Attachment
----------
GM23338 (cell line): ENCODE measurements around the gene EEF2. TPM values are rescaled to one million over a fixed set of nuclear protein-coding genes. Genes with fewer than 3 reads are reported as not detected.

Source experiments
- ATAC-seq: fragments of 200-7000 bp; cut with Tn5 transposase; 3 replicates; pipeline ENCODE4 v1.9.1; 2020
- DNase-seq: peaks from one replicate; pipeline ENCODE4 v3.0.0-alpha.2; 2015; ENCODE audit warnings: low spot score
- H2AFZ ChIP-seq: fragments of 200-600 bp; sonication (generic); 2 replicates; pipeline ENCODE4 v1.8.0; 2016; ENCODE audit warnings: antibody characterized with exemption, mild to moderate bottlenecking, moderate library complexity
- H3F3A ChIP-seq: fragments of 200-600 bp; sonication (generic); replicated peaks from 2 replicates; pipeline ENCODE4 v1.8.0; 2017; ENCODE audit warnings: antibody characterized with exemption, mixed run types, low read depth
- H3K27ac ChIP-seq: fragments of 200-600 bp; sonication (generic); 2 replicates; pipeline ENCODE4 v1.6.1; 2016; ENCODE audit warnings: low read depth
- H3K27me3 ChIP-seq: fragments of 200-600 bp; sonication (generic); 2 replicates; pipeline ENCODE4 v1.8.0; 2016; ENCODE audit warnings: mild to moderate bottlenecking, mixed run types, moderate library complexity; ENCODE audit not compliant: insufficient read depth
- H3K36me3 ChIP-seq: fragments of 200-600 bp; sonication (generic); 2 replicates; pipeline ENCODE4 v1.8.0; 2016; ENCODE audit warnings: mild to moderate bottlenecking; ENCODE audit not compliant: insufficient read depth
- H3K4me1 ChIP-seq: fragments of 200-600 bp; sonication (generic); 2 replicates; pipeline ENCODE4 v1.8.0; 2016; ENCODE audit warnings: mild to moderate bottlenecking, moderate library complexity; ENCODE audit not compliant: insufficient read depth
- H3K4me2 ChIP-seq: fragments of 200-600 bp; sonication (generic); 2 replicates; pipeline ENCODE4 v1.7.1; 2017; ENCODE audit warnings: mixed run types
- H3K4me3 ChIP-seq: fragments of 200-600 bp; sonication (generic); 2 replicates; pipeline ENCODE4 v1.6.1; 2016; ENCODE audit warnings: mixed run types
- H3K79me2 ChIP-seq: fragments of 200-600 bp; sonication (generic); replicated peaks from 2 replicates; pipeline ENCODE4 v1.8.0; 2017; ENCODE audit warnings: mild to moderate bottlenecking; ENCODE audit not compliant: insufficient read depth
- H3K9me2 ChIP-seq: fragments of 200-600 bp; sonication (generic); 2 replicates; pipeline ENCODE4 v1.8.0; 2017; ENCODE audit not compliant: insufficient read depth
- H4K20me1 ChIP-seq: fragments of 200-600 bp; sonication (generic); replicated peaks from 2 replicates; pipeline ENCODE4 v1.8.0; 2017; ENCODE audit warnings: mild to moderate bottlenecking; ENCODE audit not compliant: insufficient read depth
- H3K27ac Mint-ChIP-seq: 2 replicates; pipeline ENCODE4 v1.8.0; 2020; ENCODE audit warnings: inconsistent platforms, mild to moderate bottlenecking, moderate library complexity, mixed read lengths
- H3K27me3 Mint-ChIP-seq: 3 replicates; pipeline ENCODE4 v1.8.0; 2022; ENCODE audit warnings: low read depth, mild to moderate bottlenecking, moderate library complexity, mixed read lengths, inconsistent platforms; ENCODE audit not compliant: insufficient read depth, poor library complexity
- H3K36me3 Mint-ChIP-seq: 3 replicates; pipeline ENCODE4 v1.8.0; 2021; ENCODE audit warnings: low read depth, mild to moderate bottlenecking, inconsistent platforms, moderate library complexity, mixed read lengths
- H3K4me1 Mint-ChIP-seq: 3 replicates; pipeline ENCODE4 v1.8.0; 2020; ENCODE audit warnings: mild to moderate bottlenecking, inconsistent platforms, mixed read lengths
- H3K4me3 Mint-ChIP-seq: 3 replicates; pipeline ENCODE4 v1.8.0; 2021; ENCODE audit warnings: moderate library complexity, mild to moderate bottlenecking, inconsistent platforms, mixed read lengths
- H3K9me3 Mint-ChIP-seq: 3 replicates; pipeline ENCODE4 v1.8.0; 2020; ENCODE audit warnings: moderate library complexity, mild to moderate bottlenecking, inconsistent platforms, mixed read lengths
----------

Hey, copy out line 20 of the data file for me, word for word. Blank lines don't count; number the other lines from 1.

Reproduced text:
- H3K4me3 Mint-ChIP-seq: 3 replicates; pipeline ENCODE4 v1.8.0; 2021; ENCODE audit warnings: moderate library complexity, mild to moderate bottlenecking, inconsistent platforms, mixed read lengths